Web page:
enum enum_variable_source source
get_sysvar_source (const char *variable_name, 
                   unsigned int variable_name_length);


This WL is designed to make MySQL "work better outside of the box", and adjust to changing user expectations about simplicity.


  • Microsoft SQL Server "By default, SQL Server can change its memory requirements dynamically based on available system resources."


  • MongoDB (prior to WiredTiger) uses mmap files, and thus has some ability to

use free system resources without needing such a configuration option.

  • MongoDB (with WiredTiger) uses 60% of RAM less 1GB. Explained here:

https://docs.mongodb.com/manual/reference/configuration- options/#storage.wiredTiger.engineConfig.cacheSizeGB

  • TokuDB uses 50% of physical memory by default:

https://www.percona.com/doc/percona- server/5.7/tokudb/tokudb_variables.html#tokudb_cache_size

  • Amazon RDS uses DBInstanceClassMemory*3/4 (i.e. 75% of memory). And beats

MySQL at naive benchmarks because of this. RDS does not enable pfs by default, which is why it can use 75%.

  • MySQL Cloud Service on OPC currently scales the memory on initial instance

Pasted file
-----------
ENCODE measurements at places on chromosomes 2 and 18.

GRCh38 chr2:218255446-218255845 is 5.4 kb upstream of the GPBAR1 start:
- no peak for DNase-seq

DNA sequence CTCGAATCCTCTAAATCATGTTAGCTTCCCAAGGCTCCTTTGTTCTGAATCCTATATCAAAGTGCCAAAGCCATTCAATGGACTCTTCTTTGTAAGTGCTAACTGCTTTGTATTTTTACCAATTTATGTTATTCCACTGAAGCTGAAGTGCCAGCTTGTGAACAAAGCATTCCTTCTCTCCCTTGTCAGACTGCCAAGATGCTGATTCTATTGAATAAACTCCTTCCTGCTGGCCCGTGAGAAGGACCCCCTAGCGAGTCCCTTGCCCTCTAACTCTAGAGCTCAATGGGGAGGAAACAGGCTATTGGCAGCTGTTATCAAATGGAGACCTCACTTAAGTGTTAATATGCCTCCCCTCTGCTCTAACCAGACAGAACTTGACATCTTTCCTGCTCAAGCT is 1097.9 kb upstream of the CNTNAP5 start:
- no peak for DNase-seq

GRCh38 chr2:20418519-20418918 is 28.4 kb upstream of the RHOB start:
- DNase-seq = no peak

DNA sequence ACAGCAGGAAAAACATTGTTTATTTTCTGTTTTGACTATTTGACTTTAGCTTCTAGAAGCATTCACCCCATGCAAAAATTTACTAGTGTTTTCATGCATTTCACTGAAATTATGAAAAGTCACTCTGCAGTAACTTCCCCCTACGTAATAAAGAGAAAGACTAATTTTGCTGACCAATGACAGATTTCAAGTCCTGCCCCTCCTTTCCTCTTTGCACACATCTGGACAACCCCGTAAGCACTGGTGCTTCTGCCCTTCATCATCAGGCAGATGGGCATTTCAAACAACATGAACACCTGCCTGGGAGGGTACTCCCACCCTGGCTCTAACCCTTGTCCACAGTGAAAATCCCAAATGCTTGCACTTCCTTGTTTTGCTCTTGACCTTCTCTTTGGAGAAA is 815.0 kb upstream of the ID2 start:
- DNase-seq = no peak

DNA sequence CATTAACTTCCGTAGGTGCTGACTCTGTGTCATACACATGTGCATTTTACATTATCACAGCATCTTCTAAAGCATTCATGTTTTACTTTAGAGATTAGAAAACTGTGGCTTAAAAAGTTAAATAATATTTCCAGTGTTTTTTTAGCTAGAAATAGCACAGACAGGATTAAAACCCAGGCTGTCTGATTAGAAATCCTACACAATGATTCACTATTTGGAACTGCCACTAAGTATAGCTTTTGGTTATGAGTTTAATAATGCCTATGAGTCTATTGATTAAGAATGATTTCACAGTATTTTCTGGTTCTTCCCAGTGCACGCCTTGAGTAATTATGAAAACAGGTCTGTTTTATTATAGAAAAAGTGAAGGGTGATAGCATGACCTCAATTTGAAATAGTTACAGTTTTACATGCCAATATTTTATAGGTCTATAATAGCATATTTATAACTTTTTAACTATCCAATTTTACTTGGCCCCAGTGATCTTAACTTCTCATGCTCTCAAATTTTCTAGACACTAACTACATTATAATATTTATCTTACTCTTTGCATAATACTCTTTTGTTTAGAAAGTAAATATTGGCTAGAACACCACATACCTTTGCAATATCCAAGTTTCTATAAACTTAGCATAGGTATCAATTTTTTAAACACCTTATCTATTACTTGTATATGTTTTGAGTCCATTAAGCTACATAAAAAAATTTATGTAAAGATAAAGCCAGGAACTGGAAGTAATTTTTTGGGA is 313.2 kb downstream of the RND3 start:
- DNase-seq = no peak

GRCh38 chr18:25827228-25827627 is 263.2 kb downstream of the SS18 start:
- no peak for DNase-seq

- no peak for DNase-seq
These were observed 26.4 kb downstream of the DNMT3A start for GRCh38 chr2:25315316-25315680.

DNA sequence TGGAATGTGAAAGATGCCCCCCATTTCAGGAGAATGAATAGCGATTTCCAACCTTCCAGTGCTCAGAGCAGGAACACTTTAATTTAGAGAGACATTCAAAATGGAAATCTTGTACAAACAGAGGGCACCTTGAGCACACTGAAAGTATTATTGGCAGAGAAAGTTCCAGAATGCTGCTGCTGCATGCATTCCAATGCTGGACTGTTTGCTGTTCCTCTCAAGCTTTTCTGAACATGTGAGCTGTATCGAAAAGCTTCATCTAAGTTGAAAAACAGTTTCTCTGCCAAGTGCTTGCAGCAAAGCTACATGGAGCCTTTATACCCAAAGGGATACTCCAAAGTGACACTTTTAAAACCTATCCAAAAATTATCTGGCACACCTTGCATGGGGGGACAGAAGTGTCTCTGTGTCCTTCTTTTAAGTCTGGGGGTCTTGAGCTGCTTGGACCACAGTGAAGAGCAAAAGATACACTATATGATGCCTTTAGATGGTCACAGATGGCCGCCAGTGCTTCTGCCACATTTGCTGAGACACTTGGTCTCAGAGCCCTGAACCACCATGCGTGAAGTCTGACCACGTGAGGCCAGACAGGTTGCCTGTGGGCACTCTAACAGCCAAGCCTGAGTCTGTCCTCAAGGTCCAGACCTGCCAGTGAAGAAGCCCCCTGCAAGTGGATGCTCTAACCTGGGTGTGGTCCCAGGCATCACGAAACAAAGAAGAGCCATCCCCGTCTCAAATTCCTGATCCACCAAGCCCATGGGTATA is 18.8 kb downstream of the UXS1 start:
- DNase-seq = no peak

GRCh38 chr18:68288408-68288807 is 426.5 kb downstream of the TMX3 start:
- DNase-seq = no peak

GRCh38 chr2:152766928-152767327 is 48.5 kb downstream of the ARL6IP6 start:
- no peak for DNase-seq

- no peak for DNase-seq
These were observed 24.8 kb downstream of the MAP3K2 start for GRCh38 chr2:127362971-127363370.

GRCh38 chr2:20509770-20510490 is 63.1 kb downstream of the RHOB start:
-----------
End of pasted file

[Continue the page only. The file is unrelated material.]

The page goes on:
creation, but not having a good default means that resizing a virtual machine instance does not work correctly (requires manual config change).


Our installers can be modified to ask the following question, which is phrased to be as frictionless as possible:

Would you like MySQL to use all available memory on this system? [ Yes / No ]

Selecting 'Yes' will improve overall MySQL performance.  You may 
change this decision at any point by editing the innodb_dedicated_server
option in your MySQL configuration file.

(Note that the installers should not run a script to determine sizes, as this does not work with virtual machine resizing etc. We also know that users copy config files around.)


Resolving conflicts between option precedence: - Actual setting names always take precedence over innodb_dedicated_server option - Warning should be printed to error log:

"Option dedicated_server will not take effect because 

innodb_buffer_pool_size=128M was specified".

For determining the memory size on different operating systems, relevant article: http://nadeausoftware.com/articles/2012/09/c_c_tip_how_get_physical_memory_size_system

Need something similar for disks.